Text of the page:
This is the first post of Unabridged: A Monthly Review of Books that Inspire, Inform, and Challenge Our Views.
However Long the Night by Aimee Molloy—which tells the story of Molly Melching’s human rights work in Senegal—will make you uncomfortable.
The detailed descriptions of female genital cutting, or FGC, are meant to jar the reader just as they did Melching, a midwestern exchange student-turned-human rights activist, when she first arrived in Senegal in the 1970s. You’ll want to condemn this tradition and the people who participate in it, but the book carefully lays out why your reaction, your judgment, and your desire to stop the practice on behalf of its victims would fly in the face of a workable solution to this or any deeply rooted social norm.
Indeed, as uncomfortable as she was with FGC, Molly’s work in the region, both initially and throughout her career, has never been about righting one or two specific social conventions. To many men and women Africa, FGC remains today an important religious and cultural tradition, even if other human rights issues have been more fully explored. Instead, the Community Empowerment Program Molly developed was designed to help villagers determine their own priorities for change. It is fitting, then, that the name of the organization Molly created, Tostan, is translated from Wolof as the hatching of one egg, a breakthrough that eventually leads to more breakthroughs.
Molly didn’t move to Senegal determined to start Tostan, she simply wanted to make a difference. And, like many of us on the social sector, her path was marked by resistance, constraints of small budgets, and little victories that inspired her to explore new possibilities (not to mention the inevitable assortment of partners, projects, and job descriptions constantly in flux). We may also empathize with Molly’s day-to-day experiences: she doesn’t make as much money as she deserves, she works an incredible amount of hours, and she bemoans not being able to spend enough time with her daughter. She doesn’t go to work. She is her work.
Through her triumphs and missteps, we learn a lot about what it takes to create social change.
- Sometimes structures help, and sometimes they get in the way. Molly was able to leverage the human rights landscape that existed when she first went to Senegal into a lifelong career, but she also challenged that landscape to confront crucial weaknesses and unwise assumptions, working outside it or around it to meet her goals. For example, the simple act of speaking to a group of people in their own language (in every sense of the word) can more quickly establish trust, learning, and progress than years of by-the-book development programming.
- The simplest models are also the easiest to scale. Tostan’s core theory is easy to understand and easy to duplicate: empower people to claim their own basic human rights and self-worth. This approach opened the doors to other impressive projects under the Tostan umbrella, now operating across eight African nations and in 22 languages, and addressing various issues of regional importance. It’s a model many could apply in their work, no matter where they are or what they do.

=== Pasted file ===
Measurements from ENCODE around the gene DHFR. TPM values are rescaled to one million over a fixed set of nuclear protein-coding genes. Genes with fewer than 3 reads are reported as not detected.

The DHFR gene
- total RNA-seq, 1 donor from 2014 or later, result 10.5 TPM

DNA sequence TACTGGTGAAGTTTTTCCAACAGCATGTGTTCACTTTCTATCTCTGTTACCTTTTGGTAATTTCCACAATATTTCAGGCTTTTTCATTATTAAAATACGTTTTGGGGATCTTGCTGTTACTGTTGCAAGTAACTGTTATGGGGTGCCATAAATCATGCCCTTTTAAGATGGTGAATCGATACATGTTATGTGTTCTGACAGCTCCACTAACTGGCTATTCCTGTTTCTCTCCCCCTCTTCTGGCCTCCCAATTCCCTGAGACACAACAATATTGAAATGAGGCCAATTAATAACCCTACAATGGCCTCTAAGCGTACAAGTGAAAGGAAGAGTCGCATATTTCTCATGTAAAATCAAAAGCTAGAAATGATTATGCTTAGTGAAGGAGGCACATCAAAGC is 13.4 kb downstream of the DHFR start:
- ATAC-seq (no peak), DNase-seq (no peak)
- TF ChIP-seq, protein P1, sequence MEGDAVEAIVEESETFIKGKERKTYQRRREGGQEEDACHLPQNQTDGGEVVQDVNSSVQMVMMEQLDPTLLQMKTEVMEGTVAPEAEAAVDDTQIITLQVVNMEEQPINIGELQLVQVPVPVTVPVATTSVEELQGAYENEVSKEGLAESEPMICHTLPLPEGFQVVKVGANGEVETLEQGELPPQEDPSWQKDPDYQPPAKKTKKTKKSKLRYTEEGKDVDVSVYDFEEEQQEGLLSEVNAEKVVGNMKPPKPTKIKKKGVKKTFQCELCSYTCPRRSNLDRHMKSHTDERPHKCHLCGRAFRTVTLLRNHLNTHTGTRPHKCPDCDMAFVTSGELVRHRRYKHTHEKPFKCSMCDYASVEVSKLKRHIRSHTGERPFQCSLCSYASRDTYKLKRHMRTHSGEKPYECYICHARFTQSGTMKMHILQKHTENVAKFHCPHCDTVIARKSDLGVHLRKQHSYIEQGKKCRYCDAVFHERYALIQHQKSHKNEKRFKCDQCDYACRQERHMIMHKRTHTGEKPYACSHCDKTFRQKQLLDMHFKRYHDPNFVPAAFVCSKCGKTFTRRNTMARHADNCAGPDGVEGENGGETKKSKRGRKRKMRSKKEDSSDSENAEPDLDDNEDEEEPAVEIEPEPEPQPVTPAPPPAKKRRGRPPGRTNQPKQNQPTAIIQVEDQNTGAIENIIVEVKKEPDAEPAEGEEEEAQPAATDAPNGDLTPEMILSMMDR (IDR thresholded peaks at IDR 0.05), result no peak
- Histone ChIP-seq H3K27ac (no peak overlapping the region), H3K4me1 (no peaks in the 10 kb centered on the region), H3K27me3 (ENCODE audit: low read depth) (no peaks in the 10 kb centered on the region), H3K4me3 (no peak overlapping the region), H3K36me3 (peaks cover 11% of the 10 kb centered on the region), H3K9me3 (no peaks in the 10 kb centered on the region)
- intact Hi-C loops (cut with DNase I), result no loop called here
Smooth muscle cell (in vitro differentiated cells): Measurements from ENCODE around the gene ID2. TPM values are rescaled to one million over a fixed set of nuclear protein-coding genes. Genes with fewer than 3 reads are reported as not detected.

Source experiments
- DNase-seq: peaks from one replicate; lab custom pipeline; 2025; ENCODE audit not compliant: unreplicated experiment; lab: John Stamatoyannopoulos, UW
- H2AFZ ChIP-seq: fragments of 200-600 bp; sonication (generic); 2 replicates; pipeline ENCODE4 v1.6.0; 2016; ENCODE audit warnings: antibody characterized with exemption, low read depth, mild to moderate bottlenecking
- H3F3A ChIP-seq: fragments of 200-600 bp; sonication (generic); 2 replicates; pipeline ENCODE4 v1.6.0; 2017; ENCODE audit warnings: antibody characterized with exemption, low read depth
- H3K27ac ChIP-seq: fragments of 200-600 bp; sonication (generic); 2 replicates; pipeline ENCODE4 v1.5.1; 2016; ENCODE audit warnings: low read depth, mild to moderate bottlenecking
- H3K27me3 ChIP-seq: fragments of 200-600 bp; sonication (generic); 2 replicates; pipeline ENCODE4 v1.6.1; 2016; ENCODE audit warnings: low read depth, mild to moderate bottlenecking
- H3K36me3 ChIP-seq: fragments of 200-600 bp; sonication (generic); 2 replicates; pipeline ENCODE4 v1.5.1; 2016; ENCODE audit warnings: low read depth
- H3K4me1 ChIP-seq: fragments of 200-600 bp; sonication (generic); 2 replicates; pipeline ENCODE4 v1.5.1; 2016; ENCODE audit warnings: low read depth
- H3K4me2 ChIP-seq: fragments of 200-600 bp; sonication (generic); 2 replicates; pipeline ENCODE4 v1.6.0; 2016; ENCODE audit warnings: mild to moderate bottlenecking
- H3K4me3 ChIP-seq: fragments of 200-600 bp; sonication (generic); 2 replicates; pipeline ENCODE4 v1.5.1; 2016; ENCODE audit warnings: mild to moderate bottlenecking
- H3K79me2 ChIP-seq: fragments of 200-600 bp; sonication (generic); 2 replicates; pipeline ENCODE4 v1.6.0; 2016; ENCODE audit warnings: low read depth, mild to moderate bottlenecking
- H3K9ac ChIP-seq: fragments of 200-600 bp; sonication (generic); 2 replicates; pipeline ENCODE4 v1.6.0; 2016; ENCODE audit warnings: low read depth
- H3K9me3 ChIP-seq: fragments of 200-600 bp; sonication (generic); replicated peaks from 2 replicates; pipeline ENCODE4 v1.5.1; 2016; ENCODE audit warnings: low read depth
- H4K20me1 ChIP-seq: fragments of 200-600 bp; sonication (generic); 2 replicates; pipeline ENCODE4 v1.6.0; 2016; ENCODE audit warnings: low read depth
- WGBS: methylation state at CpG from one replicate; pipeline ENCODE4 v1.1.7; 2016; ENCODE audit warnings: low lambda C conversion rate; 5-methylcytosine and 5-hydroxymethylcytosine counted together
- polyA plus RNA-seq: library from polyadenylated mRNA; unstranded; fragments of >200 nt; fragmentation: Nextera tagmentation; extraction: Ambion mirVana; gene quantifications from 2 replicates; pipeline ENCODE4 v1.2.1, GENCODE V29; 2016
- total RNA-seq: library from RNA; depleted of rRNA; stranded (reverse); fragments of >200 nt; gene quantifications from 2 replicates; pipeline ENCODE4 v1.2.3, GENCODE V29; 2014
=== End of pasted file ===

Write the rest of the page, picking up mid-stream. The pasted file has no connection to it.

- You can’t force change. What you can do is lay the groundwork for significant development by introducing people to ideas, identifying shared values, and allowing them to decide not only what change will come, but also how and when. It’s interesting that perhaps the most resistance Molly faced in her journey resulted from encouraging a group of women in one village to renounce FGC without first considering the repercussions that would be felt in nearby villages. Perhaps not as crucial a step in other parts of the world, but in Senegal, she learned that several villages in the region would need time to build their stake in the movement.
- Solutions already exist in the communities we serve. Molly did not descend on Dakar, dictate the steps necessary to progress towards equal rights based on studies she had read, and blame society when her ideas failed. She respected the people of Senegal, opened herself to their experiences, and realized that they knew best.
These points are driven home time and again by author Aimee Molloy, whose work often centers on women’s rights in developing nations. Molloy’s writing is engaging and detailed, weaving an informative narrative that lacks the singular focus of traditional biographies. And that’s compliment. Perhaps her only fault is the tendency to draw out parallels and connections between Molly’s personal life and her ultimate career trajectory where they might not truly exist. To hint that the failure of her marriage, for example, spurred Molly to new heights in her career risks diminishing her hard work and brilliance.
Luckily, any tangents are over quickly and the focus returns to the actual work and the inspiring people that carried it out. At its heart, However Long the Night is a tribute to Molly Melching, and the reader is left ultimately with the feeling that Molly was destined to succeed in this realm, regardless of where she was from or the relationships she built.
This book has the potential to revive your job search or make your Monday morning commute a little easier, knowing that real systemic change is not a pipe dream. No doubt Molly’s enduring hope is what caught the attention of fellow innovators Bill and Melinda Gates. If they made room for However Long the Night on their reading lists, surely you should too.
Have you read this book? What do you think? Add your comments below.
This article is part of a partnership between the Young Nonprofit Professionals Network and Idealist. Read more about it here.